Facebook says it has reinstated its political advertising ban as part of the company’s efforts to fight misinformation, after partly easing the restriction ahead of the Senate runoff elections in Georgia.
In an update to a blog post explaining the platform’s political ads policy, Facebook on Jan. 5 said Georgia users will join the rest of the United States to be subject to the ban on political ads. The nationwide ban had been temporarily lifted in Georgia to allow messages of candidates competing for Georgia’s two U.S. Senate seats to reach more voters.
“Following the Georgia runoff election, starting early January 6, 2021, we will no longer allow ads about the Georgia runoff elections on our platform in line with our existing nationwide social issues, electoral or political ads pause,” the post reads. “Any ads about the Georgia runoff elections will be paused and advertisers will no longer be able to create new ads about social issues, elections, or politics.”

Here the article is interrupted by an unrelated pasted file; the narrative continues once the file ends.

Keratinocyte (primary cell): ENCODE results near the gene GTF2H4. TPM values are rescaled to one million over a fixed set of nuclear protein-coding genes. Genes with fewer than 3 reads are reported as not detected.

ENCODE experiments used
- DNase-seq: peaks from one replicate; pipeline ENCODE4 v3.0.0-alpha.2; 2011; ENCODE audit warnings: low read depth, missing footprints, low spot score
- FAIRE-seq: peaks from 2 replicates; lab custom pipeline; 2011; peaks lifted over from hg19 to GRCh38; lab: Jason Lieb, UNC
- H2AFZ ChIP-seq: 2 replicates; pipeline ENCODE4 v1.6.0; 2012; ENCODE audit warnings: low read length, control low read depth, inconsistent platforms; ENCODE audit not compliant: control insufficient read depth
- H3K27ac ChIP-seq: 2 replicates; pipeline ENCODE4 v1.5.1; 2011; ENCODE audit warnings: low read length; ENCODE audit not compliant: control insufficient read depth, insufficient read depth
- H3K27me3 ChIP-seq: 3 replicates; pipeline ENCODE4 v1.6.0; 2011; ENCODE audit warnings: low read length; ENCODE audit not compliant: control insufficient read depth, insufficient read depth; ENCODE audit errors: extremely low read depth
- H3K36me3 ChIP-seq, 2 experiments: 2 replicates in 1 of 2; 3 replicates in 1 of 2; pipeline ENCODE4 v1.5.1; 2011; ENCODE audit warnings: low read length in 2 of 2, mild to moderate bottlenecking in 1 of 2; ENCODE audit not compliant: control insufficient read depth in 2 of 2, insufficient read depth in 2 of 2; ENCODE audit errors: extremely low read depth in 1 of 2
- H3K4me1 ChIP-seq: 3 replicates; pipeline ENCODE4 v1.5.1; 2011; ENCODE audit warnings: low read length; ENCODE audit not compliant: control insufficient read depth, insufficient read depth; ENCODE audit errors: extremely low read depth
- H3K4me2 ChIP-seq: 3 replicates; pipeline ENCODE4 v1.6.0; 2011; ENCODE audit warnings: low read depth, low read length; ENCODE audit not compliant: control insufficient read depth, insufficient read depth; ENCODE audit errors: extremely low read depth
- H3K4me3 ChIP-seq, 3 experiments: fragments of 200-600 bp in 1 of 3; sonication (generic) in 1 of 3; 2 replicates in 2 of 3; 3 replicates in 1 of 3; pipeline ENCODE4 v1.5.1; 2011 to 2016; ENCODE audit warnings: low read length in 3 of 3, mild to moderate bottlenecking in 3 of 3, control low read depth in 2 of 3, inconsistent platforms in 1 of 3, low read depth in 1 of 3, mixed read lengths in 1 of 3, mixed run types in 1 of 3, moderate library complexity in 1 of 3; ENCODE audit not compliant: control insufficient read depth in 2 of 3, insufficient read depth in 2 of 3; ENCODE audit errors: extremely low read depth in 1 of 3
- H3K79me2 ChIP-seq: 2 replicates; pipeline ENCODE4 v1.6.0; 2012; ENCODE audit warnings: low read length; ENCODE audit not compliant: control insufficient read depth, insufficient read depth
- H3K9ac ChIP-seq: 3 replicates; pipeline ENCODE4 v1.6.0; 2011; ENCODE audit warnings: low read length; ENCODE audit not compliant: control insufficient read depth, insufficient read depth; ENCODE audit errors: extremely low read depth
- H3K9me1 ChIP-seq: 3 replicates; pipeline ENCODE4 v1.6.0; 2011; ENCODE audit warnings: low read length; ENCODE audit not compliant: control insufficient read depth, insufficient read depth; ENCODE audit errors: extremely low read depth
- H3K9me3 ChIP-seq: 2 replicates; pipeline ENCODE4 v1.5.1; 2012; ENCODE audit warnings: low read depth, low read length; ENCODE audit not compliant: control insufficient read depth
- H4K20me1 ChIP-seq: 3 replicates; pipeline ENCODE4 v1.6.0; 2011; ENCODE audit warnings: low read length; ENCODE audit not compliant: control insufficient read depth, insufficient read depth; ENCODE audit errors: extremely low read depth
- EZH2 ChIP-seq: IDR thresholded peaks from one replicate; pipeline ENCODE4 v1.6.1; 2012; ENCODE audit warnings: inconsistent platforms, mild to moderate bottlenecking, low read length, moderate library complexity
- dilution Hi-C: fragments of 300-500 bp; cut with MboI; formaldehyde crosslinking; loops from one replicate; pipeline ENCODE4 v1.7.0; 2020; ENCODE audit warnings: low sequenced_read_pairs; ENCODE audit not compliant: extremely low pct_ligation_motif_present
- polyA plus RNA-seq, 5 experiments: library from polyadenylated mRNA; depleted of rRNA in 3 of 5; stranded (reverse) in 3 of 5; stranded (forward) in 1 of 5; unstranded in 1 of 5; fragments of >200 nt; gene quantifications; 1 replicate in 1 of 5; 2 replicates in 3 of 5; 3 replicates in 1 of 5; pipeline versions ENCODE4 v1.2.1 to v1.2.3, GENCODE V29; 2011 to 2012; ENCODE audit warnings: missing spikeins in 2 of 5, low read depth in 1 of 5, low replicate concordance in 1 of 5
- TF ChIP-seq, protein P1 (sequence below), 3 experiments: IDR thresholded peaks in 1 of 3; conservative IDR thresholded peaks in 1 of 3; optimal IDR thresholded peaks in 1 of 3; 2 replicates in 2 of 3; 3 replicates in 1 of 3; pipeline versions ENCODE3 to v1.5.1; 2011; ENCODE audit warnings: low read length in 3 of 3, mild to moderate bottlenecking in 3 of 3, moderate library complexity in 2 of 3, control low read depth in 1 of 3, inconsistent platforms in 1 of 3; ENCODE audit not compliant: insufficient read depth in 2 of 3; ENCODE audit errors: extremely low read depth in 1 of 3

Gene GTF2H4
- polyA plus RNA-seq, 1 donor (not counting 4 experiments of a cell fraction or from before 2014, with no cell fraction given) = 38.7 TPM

Users are encouraged to “post organically” and run ads that aren’t about social issues, elections, or politics, the social media company added.
The political ads ban on Facebook was introduced at the beginning of October 2020 and took effect after the November presidential election, as part of what the company called an effort to “combat misinformation and other abuses on the platforms.” Facebook extended the ban in mid-November when President Donald Trump challenged the election results based on claims of widespread voter fraud.
On Dec. 16, 2020, Facebook exclusively reopened political advertising for users in Georgia, citing “feedback from experts and advertisers across the political spectrum about the importance of expressing voice.” The ban remained effective for the rest of the country.
Facebook’s move comes as Democratic candidate Raphael Warnock has declared victory in the runoff race against Republican incumbent Sen. Kelly Loeffler, who said there’s still a “path to victory.” The other runoff election, in which Republican candidate David Perdue faced Democrat Jon Ossoff, was said to be too close to call as counting was continuing on Jan. 6.
Warnock, a pastor at the Ebenezer Baptist Church in Atlanta, claimed himself the winner in a live-streamed video early on Jan. 6.
“Georgia, I am honored by the faith that you’ve shown in me and I promise you this: tonight, I am going to the Senate to work for all of Georgia, no matter who you cast your vote for in this election,” he said in the video.
He said he had “proved that with hope, hard work, and the people by our side, anything is possible.”